NAFTEMPORIKI: Signs of convergence

IMERISIA: Dangerous development

EIN VOLK, EIN REICH, EIN ERDOĞAN. No sign of tensions cooling between Ankara and Berlin after Turkish President Recep Tayyip Erdoğan compared the German government to Nazis over the weekend after several German cities canceled Turkish referendum rallies, citing security concerns. Chancellor Angela Merkel said she was “saddened” by Erdoğan’s remarks, which she called “misplaced.

Behind the scenes, German officials were less constrained, expressing both exasperation and anger. To be accused of fascism by a Turkish strongman whose government has arrested thousands of officials and cracked down on the press, detaining German journalist Deniz Yücel just last month, was a jaw-dropping moment, even for the most cynical Turkey watchers. Officials in Berlin view Erdoğan’s salvo against Germany as an attempt to rally support at home for his constitutional referendum. Turning Germany into Turkey’s enemy could help tip the scales in his favor, but German officials fear that, in the process, he will end up dousing the little goodwill that remains for Turkey among Germans. Given that Germany is both a NATO ally and Turkey’s largest trading partner, that would be a big price to pay.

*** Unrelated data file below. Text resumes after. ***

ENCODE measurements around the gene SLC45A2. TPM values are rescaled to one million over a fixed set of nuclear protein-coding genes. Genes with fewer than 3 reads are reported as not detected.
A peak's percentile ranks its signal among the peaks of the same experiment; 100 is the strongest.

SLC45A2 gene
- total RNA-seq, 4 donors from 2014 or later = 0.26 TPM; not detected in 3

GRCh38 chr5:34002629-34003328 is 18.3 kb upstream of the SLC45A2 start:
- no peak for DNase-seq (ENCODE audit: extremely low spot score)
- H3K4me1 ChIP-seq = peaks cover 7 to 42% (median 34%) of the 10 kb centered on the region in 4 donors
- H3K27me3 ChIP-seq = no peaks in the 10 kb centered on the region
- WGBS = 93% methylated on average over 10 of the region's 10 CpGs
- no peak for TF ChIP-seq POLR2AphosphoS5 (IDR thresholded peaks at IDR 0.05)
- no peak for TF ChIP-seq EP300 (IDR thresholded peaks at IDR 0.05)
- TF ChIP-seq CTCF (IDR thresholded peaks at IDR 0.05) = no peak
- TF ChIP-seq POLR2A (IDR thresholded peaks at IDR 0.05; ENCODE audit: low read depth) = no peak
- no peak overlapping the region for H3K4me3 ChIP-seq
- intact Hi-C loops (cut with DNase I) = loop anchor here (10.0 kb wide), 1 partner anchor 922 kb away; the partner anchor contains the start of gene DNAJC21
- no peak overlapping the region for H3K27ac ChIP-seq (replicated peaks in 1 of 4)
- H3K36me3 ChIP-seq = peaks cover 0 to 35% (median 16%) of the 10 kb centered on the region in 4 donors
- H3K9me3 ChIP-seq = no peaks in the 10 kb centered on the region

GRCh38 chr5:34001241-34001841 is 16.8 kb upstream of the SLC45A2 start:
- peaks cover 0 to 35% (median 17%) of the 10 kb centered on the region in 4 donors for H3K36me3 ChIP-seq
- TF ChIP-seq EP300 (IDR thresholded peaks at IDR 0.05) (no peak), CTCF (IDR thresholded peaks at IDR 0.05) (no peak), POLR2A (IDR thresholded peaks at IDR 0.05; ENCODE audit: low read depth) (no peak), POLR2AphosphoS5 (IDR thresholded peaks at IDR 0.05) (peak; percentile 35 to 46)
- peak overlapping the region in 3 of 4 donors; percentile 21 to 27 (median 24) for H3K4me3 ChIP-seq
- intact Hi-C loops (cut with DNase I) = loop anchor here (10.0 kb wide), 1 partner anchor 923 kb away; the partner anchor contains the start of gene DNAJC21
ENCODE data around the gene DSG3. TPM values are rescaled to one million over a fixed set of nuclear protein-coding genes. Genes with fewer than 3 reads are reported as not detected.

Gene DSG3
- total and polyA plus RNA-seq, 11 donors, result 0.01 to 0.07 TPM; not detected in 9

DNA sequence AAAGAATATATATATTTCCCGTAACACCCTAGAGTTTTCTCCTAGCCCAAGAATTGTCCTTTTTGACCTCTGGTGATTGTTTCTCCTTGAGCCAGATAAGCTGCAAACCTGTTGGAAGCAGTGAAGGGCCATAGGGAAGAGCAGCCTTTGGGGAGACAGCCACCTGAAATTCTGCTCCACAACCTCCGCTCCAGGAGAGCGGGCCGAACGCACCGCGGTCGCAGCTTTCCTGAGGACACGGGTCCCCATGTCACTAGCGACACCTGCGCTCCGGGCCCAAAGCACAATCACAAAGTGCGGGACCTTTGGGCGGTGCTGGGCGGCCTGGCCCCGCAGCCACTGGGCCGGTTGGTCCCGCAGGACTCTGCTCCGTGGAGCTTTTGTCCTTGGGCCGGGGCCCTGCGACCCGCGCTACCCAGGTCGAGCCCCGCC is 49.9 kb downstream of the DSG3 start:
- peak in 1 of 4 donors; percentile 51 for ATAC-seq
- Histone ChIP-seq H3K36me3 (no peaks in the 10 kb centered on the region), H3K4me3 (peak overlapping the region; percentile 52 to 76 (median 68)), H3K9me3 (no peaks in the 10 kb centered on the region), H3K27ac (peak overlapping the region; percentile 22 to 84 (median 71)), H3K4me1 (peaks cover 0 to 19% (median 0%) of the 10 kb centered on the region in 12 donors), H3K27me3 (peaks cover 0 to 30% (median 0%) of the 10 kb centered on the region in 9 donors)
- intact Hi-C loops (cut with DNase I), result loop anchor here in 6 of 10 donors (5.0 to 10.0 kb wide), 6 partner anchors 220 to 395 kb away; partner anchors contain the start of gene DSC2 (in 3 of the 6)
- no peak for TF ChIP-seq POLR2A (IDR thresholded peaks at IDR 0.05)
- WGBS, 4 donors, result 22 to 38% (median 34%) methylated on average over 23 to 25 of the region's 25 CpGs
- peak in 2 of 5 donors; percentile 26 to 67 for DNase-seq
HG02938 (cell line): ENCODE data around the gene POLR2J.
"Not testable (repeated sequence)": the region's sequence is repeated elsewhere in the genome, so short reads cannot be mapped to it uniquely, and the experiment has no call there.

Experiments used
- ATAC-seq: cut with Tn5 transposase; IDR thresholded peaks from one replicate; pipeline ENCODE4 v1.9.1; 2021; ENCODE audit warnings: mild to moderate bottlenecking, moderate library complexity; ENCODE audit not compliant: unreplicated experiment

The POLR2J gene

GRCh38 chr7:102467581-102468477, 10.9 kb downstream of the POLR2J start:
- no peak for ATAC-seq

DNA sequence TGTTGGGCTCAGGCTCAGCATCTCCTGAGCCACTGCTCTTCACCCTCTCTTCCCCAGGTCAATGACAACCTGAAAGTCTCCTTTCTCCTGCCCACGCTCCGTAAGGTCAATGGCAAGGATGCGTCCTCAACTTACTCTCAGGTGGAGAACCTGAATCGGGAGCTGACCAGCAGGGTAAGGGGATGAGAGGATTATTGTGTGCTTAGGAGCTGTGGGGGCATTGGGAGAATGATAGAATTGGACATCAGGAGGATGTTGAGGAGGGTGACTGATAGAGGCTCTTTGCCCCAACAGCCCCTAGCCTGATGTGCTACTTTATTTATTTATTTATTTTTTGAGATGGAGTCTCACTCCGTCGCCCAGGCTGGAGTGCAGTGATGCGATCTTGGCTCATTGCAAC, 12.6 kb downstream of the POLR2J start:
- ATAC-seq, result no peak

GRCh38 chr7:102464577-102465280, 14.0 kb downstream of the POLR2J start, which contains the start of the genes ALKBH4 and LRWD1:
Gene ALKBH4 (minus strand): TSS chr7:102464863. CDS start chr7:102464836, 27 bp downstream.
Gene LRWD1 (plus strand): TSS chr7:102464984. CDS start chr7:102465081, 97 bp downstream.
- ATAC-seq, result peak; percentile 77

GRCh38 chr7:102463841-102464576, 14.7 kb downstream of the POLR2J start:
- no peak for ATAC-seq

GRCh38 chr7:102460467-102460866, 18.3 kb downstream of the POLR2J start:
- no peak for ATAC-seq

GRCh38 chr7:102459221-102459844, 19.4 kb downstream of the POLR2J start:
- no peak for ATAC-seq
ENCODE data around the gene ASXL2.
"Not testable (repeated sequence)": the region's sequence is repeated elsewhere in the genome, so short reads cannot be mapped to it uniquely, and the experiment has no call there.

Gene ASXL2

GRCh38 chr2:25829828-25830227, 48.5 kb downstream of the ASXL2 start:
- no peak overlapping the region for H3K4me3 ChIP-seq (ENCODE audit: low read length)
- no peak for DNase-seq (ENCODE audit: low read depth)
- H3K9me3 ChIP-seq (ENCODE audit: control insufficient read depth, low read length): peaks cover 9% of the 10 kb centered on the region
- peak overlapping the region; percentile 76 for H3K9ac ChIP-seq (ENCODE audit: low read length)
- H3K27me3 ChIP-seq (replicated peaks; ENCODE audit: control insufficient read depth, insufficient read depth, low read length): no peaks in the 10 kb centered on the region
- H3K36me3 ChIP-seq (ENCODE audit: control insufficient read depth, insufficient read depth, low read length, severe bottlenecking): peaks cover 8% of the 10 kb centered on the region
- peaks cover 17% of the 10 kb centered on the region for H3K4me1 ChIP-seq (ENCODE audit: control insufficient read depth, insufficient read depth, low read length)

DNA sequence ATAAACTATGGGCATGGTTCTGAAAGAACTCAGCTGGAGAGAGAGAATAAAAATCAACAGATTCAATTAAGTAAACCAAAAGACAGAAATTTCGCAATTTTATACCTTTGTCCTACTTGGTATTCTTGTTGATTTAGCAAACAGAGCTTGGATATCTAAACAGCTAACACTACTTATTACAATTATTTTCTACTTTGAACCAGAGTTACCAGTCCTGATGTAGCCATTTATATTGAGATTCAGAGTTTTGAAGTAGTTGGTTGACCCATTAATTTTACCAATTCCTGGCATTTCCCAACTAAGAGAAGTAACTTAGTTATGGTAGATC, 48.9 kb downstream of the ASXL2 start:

In Austria, leaders debated how they should they should respond to the Turkish campaigning. Like Germany, Austria has a sizeable Turkish minority and Erdoğan’s AKP has been keen to win their support. Foreign Minister Sebastian Kurz, a member of the center-right Austrian People’s Party who is widely seen as a candidate for the chancellorship, made it clear where he stands on the rallies: “We are going to do everything we can to prevent this where possible,” Kurz said.

TWO-SPEED VERSAILLES TREATY — For once, German officials were happy to be in Versailles. With Britain’s departure looming, the leaders of the four largest remaining EU powers — Germany, France, Italy and Spain — met in Versailles Monday and endorsed the concept of a multi-speed Europe, in which members of the bloc will pursue greater integration but at each country’s chosen pace. POLITICO’s Maïa de la Baume and David Herszenhorn report.

ORBÁN GOES NUCLEAR — Brussels has de-escalated a potentially major bust-up with Hungarian Prime Minister Viktor Orbán by giving him what he wanted — the final green-light for the construction of the Paks II nuclear reactors. The project, which is financed with a Russian loan and will be built by Russia’s Rosatom, is a big issue in Hungary and approval — even with tough conditions from Brussels — will be seen as a major achievement. Russian-built nuclear power plants under Hungarian management: Why worry?